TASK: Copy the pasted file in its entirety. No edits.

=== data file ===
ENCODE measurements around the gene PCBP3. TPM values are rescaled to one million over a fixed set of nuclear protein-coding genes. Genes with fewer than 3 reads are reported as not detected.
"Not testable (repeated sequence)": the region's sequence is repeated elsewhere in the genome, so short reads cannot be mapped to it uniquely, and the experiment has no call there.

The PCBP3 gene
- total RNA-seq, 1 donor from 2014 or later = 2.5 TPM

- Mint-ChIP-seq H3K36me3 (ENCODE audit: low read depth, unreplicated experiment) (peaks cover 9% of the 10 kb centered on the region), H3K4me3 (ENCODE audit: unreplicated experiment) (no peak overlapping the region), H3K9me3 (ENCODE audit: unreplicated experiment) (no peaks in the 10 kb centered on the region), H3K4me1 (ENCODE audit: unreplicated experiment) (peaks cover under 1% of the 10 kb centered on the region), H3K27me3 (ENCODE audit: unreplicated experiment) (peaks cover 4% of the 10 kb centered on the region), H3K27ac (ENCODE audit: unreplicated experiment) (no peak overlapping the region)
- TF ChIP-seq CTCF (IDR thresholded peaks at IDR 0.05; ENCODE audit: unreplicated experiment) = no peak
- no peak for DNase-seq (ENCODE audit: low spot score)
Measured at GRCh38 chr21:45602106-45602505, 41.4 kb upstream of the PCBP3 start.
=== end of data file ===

ENCODE measurements around the gene PCBP3. TPM values are rescaled to one million over a fixed set of nuclear protein-coding genes. Genes with fewer than 3 reads are reported as not detected.
"Not testable (repeated sequence)": the region's sequence is repeated elsewhere in the genome, so short reads cannot be mapped to it uniquely, and the experiment has no call there.

The PCBP3 gene
- total RNA-seq, 1 donor from 2014 or later = 2.5 TPM

- Mint-ChIP-seq H3K36me3 (ENCODE audit: low read depth, unreplicated experiment) (peaks cover 9% of the 10 kb centered on the region), H3K4me3 (ENCODE audit: unreplicated experiment) (no peak overlapping the region), H3K9me3 (ENCODE audit: unreplicated experiment) (no peaks in the 10 kb centered on the region), H3K4me1 (ENCODE audit: unreplicated experiment) (peaks cover under 1% of the 10 kb centered on the region), H3K27me3 (ENCODE audit: unreplicated experiment) (peaks cover 4% of the 10 kb centered on the region), H3K27ac (ENCODE audit: unreplicated experiment) (no peak overlapping the region)
- TF ChIP-seq CTCF (IDR thresholded peaks at IDR 0.05; ENCODE audit: unreplicated experiment) = no peak
- no peak for DNase-seq (ENCODE audit: low spot score)
Measured at GRCh38 chr21:45602106-45602505, 41.4 kb upstream of the PCBP3 start.